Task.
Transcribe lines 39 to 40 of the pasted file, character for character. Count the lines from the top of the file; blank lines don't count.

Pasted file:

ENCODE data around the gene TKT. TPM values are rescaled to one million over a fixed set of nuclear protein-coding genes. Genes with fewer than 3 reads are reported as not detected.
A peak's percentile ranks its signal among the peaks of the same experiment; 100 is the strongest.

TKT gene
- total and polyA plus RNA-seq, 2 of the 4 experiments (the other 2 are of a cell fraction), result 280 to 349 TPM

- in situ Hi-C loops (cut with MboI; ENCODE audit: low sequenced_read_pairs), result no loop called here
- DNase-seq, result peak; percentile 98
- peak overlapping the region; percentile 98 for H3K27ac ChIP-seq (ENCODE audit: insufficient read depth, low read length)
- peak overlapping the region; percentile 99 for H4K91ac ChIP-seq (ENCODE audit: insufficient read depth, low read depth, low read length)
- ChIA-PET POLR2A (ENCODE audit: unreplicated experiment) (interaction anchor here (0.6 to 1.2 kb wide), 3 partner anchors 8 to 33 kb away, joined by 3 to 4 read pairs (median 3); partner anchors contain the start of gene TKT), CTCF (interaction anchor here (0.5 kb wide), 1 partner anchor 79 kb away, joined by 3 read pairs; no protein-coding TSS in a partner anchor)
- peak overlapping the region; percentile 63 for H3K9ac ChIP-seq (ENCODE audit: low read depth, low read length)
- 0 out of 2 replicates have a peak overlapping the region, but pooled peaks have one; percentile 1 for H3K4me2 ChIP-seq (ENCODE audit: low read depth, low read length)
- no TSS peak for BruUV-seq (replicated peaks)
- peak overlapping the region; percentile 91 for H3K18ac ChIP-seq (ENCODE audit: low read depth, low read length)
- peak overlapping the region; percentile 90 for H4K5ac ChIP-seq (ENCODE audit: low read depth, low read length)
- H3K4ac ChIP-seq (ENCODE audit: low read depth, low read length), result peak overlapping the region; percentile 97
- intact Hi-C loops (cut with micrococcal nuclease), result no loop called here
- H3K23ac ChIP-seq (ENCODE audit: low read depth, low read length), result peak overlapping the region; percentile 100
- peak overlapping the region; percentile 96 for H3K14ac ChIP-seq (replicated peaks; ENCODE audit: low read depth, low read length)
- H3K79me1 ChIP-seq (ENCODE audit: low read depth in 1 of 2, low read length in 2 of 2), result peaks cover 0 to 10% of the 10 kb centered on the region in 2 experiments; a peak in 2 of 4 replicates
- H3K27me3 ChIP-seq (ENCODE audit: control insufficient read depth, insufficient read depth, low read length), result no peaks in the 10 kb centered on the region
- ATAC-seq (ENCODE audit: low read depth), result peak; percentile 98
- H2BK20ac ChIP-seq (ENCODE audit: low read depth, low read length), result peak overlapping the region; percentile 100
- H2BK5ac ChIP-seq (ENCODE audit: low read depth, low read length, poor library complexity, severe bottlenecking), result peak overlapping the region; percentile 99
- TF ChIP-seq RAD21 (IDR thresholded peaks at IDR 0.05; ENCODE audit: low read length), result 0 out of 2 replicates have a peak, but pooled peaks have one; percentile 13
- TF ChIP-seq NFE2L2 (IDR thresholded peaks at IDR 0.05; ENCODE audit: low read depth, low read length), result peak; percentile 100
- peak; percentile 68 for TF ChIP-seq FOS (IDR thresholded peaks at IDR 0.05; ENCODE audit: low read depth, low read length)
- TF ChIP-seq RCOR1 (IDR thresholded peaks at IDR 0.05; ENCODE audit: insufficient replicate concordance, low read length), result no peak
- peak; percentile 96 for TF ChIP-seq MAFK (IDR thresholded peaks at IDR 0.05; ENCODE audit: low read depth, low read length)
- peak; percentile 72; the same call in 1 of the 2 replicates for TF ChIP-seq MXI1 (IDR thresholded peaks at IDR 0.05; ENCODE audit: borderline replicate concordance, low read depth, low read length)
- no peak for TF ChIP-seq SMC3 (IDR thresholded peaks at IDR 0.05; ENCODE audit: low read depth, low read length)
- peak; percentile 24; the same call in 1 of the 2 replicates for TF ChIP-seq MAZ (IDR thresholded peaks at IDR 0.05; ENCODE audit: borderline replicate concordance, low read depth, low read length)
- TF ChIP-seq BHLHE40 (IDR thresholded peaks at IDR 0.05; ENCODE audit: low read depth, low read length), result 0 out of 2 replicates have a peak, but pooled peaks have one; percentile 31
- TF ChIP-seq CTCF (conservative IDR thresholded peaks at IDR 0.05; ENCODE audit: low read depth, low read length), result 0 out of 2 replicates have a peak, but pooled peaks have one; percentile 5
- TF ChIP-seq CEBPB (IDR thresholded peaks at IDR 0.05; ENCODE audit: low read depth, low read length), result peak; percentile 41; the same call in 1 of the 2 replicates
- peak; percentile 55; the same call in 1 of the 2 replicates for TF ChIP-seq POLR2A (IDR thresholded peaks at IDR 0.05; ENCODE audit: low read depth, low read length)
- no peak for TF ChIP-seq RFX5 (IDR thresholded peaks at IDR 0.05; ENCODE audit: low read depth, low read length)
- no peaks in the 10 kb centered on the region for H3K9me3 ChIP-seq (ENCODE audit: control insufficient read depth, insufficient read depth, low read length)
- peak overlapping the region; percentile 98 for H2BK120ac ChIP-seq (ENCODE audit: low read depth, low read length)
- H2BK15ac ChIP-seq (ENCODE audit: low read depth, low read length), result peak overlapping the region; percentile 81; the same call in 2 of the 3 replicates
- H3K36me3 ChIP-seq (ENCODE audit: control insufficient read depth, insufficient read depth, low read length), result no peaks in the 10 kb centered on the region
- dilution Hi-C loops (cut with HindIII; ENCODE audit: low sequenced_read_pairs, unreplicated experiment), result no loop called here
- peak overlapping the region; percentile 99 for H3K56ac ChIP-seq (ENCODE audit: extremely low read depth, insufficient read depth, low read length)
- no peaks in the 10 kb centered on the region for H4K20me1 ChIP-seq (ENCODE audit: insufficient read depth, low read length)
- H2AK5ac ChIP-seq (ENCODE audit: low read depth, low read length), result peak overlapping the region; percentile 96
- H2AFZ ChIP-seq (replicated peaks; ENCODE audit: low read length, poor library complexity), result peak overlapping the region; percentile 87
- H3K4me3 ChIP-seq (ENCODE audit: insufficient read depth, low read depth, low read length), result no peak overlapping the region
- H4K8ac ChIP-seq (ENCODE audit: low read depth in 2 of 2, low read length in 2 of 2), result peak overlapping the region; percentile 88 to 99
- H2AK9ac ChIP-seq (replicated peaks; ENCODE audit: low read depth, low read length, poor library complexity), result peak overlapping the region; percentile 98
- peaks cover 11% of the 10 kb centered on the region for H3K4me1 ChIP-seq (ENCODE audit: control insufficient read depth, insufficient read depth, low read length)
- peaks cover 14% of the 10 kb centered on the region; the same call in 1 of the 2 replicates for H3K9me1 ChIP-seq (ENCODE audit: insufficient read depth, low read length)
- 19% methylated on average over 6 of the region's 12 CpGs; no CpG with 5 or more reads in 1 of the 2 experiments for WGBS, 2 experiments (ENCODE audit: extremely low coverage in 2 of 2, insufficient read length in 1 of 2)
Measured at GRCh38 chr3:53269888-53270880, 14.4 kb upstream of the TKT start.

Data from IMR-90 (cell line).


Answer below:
- H2BK15ac ChIP-seq (ENCODE audit: low read depth, low read length), result peak overlapping the region; percentile 81; the same call in 2 of the 3 replicates
- H3K36me3 ChIP-seq (ENCODE audit: control insufficient read depth, insufficient read depth, low read length), result no peaks in the 10 kb centered on the region